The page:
- first, was the structure of the polygynous family. [See the diagram of the theoretical structure. The diagram is like an organizational chart. In practice as the number of the chief’s wives and children increased, they might be scattered in a more than one homestead; however, the wives would be ranked on this basis.]. Each wife was given her own physical hut, but she also became an economic entity—a ‘house’. Land would be assigned to her for cultivation and cattle would be assigned to her ‘house’ for her and her children. What she produced in the fields and the cattle, plus their increase, could not be disposed of without her permission even though in a theoretical sense it all belonged to her husband.

- second, was the usual practice of marrying the Great Wife (who would produce the heir to the chieftaincy, her eldest son) late in life. The rationale was that it was not a good idea to have an heir who had reached maturity waiting around for many years before he could succeed to the chieftaincy. He was likely to become impatient and a focus for all those discontented or ambitious.

- the right-hand wife would be married early (not usually the first, which would be shortly after initiation and not politically important—‘the one who washed off the white clay’). The right-hand wife would be the daughter of an important, powerful family. The Great Wife was often the daughter of a neighbouring chief and her dowry was usually paid with contributions from the whole people as ‘she was the mother of the nation’.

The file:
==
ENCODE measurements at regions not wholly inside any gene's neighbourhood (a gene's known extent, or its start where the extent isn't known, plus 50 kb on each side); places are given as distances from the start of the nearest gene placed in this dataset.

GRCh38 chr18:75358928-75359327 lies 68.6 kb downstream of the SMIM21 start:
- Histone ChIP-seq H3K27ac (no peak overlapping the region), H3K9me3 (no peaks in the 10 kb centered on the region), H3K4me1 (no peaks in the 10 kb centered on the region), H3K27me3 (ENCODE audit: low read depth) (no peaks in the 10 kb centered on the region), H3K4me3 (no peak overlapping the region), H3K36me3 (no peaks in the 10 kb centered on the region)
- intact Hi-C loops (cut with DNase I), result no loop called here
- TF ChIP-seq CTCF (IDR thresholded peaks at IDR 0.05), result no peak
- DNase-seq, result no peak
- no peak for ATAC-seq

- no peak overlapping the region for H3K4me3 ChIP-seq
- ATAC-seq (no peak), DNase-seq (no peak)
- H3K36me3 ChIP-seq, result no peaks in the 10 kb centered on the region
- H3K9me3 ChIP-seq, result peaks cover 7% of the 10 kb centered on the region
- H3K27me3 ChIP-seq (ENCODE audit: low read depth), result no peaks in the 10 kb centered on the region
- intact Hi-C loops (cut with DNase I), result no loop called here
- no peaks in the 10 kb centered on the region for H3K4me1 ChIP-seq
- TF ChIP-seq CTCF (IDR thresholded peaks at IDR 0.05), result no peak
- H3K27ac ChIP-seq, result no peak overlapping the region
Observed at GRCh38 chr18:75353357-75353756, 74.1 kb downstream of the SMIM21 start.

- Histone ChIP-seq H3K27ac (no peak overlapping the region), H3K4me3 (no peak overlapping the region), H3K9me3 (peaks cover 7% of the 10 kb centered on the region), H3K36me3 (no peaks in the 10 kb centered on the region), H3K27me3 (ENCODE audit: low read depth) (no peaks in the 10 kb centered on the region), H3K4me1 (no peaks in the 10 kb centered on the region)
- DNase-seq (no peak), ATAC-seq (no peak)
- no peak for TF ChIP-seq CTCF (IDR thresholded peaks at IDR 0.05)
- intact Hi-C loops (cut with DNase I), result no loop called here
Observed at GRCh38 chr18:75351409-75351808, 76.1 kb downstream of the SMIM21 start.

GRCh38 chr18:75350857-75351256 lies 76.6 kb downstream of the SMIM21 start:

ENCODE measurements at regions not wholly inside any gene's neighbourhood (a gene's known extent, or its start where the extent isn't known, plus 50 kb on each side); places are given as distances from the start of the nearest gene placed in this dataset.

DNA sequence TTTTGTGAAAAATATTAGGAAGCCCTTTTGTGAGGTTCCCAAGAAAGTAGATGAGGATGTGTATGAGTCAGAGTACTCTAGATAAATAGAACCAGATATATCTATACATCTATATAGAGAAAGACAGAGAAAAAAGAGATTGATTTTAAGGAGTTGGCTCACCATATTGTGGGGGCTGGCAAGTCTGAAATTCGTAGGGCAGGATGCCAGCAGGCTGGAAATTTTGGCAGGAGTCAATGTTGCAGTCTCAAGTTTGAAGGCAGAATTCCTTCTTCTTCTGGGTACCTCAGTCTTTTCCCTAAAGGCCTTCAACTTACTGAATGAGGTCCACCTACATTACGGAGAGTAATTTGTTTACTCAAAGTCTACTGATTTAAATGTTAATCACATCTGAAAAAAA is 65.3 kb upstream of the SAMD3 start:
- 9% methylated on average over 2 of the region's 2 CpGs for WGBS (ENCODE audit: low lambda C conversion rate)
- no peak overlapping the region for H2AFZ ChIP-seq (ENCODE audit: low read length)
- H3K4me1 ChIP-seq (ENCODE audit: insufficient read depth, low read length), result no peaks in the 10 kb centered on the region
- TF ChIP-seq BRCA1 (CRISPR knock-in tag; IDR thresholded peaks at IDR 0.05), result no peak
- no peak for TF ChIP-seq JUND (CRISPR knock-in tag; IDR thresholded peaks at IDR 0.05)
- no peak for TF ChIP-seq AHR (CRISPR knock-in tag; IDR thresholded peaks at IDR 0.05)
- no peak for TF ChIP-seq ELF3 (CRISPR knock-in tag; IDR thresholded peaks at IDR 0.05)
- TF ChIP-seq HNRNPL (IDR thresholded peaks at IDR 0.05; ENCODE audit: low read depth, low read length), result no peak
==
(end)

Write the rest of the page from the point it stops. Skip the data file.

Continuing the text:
- among the northern Nguni (Zulu) there was sometimes a 3rd section—left-hand house (they would be arranged theoretically around and below the Great House and its rafters. However, this section was not important politically and it was not the practice among the southern Nguni; we won’t talk about it further.

-other wives were placed and ranked under and within the Great House or the Right Hand House as ‘rafters’. They and their children were part of their respective sections and expected to support their leaders in the Great House and Right hand House respectively. Also, in the event that either the Great Wife or Right Hand Wife failed to produce a male heir or if their male children were obviously mentally or physically unfit, then a male from one of the respective ‘rafters’ would go to live in the Great or Right Hand House and become the heir in that section.